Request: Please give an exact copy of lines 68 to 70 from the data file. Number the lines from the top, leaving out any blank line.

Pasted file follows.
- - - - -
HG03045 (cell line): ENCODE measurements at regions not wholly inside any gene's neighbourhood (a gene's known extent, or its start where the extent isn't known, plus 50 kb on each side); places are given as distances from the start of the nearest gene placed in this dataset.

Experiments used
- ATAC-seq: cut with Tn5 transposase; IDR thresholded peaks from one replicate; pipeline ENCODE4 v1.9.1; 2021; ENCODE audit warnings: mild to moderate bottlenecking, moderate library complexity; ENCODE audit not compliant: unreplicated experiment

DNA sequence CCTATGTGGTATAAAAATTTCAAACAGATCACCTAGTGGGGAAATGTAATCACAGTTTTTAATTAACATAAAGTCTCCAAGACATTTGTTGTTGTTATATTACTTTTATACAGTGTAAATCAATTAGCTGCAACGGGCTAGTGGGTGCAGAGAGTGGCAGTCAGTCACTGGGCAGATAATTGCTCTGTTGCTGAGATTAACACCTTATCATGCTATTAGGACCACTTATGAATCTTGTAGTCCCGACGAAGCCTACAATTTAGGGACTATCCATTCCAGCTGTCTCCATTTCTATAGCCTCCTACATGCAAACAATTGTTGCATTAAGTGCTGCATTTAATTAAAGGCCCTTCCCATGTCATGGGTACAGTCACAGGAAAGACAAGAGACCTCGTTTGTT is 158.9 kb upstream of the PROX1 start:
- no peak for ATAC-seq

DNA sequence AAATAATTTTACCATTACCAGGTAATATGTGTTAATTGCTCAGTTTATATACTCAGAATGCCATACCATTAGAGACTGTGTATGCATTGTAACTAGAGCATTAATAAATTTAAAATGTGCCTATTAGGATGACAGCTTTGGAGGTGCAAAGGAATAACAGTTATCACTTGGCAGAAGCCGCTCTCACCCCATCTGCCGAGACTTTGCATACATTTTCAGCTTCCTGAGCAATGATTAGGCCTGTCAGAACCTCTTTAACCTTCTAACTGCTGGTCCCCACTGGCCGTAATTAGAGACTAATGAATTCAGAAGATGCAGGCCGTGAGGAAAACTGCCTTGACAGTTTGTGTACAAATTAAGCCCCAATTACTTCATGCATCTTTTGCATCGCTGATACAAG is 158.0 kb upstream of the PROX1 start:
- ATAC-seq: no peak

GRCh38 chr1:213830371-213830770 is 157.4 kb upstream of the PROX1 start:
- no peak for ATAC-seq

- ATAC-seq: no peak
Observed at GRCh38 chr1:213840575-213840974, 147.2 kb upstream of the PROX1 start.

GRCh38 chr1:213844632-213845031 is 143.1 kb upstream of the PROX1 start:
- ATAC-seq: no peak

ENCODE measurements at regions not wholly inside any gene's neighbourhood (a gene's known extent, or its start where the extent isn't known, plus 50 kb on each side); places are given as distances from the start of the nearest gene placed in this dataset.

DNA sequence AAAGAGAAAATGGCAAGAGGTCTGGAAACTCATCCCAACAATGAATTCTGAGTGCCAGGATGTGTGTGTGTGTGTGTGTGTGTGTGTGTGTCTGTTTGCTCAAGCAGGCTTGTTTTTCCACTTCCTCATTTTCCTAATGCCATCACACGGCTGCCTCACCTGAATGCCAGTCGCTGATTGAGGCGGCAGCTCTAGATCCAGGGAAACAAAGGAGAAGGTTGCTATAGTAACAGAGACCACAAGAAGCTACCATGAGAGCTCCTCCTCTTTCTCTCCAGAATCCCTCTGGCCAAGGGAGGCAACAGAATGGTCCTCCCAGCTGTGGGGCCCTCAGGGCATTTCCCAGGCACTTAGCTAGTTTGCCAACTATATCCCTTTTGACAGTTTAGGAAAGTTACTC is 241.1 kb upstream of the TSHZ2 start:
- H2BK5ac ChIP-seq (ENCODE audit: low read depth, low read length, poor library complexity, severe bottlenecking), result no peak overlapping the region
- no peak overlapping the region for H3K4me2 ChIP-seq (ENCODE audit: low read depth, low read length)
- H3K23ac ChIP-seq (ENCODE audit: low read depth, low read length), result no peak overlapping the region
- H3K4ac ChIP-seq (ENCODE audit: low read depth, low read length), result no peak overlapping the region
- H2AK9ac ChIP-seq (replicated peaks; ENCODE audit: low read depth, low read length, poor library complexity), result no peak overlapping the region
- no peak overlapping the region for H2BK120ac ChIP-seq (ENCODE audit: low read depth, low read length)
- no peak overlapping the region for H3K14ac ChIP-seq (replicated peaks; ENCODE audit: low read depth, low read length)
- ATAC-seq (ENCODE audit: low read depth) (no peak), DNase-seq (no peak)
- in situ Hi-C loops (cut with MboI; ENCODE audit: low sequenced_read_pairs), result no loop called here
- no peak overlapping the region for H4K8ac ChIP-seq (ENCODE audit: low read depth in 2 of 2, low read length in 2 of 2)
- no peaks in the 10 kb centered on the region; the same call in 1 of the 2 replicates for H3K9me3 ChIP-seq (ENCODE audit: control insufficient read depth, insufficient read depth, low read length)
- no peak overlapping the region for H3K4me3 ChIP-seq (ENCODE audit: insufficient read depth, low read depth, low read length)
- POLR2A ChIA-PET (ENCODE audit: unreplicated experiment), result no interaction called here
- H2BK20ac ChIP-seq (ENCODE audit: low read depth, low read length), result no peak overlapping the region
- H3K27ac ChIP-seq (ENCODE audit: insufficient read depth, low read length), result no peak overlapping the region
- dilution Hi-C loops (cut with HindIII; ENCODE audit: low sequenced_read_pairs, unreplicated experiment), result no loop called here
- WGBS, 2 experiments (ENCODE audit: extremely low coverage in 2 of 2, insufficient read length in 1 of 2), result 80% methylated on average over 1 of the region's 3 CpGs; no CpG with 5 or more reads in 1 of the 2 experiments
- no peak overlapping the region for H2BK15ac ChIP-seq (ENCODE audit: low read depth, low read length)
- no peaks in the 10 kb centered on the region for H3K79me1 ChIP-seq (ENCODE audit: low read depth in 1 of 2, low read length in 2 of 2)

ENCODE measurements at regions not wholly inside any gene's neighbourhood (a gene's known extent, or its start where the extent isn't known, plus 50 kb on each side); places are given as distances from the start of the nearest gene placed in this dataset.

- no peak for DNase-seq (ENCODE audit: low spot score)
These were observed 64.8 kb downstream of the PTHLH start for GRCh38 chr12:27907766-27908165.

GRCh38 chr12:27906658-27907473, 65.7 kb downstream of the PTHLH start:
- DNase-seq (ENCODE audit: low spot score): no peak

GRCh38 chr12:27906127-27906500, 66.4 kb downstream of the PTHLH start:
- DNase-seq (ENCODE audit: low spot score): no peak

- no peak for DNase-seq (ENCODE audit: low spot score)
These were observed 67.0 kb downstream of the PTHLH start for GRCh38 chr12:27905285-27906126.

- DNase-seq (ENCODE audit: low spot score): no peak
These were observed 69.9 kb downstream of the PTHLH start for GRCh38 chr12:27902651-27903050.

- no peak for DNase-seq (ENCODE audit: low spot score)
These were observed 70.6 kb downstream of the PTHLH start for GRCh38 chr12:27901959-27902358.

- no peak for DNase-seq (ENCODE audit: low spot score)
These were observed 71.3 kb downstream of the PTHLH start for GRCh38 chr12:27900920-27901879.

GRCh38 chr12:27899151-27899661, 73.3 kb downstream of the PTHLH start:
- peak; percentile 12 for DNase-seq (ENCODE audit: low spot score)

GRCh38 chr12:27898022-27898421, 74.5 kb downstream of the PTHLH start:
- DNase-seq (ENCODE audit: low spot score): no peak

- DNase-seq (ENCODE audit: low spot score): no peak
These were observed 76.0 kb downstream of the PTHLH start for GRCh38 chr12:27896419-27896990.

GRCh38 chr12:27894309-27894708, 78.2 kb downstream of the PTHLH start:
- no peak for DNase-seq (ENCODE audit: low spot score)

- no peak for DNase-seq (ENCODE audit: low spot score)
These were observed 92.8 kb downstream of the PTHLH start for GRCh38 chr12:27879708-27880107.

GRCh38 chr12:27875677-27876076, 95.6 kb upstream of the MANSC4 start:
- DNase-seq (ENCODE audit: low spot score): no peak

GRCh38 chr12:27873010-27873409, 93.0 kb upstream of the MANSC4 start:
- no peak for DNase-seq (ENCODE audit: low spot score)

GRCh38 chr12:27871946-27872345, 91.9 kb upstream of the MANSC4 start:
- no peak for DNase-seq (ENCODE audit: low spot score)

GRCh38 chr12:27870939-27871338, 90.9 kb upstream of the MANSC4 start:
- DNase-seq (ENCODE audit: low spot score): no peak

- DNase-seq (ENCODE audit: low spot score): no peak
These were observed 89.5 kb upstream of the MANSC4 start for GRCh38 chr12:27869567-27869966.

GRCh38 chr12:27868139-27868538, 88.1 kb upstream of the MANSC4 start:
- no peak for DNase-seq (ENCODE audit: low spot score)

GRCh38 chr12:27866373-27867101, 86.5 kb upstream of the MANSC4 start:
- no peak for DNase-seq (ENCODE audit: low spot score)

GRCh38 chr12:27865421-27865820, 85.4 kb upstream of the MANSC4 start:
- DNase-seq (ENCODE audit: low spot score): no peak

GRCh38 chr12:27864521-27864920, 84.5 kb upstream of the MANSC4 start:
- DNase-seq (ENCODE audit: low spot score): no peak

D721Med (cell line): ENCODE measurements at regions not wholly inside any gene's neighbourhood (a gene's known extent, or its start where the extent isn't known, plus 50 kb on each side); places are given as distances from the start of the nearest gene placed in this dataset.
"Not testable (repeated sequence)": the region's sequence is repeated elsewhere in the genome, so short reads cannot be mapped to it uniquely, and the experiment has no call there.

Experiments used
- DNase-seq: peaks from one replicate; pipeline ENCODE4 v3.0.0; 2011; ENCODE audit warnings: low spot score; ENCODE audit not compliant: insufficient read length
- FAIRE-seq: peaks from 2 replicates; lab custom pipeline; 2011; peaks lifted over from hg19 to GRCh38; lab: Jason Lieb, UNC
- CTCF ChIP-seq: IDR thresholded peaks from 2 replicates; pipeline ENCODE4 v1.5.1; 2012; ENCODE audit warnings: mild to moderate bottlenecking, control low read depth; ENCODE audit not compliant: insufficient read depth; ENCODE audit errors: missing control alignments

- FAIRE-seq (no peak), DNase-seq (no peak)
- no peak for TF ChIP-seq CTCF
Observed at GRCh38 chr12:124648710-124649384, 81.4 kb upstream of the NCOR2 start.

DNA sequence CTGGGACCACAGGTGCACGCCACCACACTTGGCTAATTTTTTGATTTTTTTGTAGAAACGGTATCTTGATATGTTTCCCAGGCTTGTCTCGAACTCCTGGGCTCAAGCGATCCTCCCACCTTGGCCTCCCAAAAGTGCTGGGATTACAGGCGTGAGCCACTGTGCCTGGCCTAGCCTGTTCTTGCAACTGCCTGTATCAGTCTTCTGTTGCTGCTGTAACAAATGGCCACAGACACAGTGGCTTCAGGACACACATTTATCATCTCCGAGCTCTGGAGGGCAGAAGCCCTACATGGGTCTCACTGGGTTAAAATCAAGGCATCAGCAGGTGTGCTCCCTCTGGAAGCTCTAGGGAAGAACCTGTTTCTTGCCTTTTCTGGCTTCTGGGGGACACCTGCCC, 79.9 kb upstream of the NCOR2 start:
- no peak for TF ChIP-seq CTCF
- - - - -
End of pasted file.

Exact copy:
- DNase-seq (ENCODE audit: low spot score): no peak
These were observed 89.5 kb upstream of the MANSC4 start for GRCh38 chr12:27869567-27869966.

GRCh38 chr12:27868139-27868538, 88.1 kb upstream of the MANSC4 start: